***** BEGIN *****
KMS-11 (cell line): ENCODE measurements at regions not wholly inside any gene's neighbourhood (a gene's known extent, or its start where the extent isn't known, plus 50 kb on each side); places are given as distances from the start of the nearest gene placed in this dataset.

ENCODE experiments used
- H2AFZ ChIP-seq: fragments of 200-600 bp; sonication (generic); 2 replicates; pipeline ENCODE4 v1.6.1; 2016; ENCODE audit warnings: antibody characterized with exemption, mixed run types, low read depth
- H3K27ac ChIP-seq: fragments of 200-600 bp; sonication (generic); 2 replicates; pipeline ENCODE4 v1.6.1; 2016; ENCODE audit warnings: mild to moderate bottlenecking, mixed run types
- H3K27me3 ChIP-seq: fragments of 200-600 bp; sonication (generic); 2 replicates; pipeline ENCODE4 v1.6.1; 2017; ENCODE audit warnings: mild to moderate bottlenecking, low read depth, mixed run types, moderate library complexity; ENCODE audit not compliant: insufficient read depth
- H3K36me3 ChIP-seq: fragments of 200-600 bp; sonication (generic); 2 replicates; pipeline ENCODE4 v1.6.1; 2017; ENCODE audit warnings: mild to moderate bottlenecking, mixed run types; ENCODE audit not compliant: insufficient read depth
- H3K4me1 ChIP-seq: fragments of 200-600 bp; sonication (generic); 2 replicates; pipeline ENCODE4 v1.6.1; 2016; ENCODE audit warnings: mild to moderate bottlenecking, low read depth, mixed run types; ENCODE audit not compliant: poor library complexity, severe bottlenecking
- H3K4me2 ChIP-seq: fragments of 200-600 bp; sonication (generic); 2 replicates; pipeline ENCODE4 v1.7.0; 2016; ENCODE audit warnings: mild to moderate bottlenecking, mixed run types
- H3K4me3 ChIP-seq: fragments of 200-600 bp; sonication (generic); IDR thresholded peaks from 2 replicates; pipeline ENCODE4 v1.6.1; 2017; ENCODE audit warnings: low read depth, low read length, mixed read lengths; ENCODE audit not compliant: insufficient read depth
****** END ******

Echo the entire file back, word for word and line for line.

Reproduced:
KMS-11 (cell line): ENCODE measurements at regions not wholly inside any gene's neighbourhood (a gene's known extent, or its start where the extent isn't known, plus 50 kb on each side); places are given as distances from the start of the nearest gene placed in this dataset.

ENCODE experiments used
- H2AFZ ChIP-seq: fragments of 200-600 bp; sonication (generic); 2 replicates; pipeline ENCODE4 v1.6.1; 2016; ENCODE audit warnings: antibody characterized with exemption, mixed run types, low read depth
- H3K27ac ChIP-seq: fragments of 200-600 bp; sonication (generic); 2 replicates; pipeline ENCODE4 v1.6.1; 2016; ENCODE audit warnings: mild to moderate bottlenecking, mixed run types
- H3K27me3 ChIP-seq: fragments of 200-600 bp; sonication (generic); 2 replicates; pipeline ENCODE4 v1.6.1; 2017; ENCODE audit warnings: mild to moderate bottlenecking, low read depth, mixed run types, moderate library complexity; ENCODE audit not compliant: insufficient read depth
- H3K36me3 ChIP-seq: fragments of 200-600 bp; sonication (generic); 2 replicates; pipeline ENCODE4 v1.6.1; 2017; ENCODE audit warnings: mild to moderate bottlenecking, mixed run types; ENCODE audit not compliant: insufficient read depth
- H3K4me1 ChIP-seq: fragments of 200-600 bp; sonication (generic); 2 replicates; pipeline ENCODE4 v1.6.1; 2016; ENCODE audit warnings: mild to moderate bottlenecking, low read depth, mixed run types; ENCODE audit not compliant: poor library complexity, severe bottlenecking
- H3K4me2 ChIP-seq: fragments of 200-600 bp; sonication (generic); 2 replicates; pipeline ENCODE4 v1.7.0; 2016; ENCODE audit warnings: mild to moderate bottlenecking, mixed run types
- H3K4me3 ChIP-seq: fragments of 200-600 bp; sonication (generic); IDR thresholded peaks from 2 replicates; pipeline ENCODE4 v1.6.1; 2017; ENCODE audit warnings: low read depth, low read length, mixed read lengths; ENCODE audit not compliant: insufficient read depth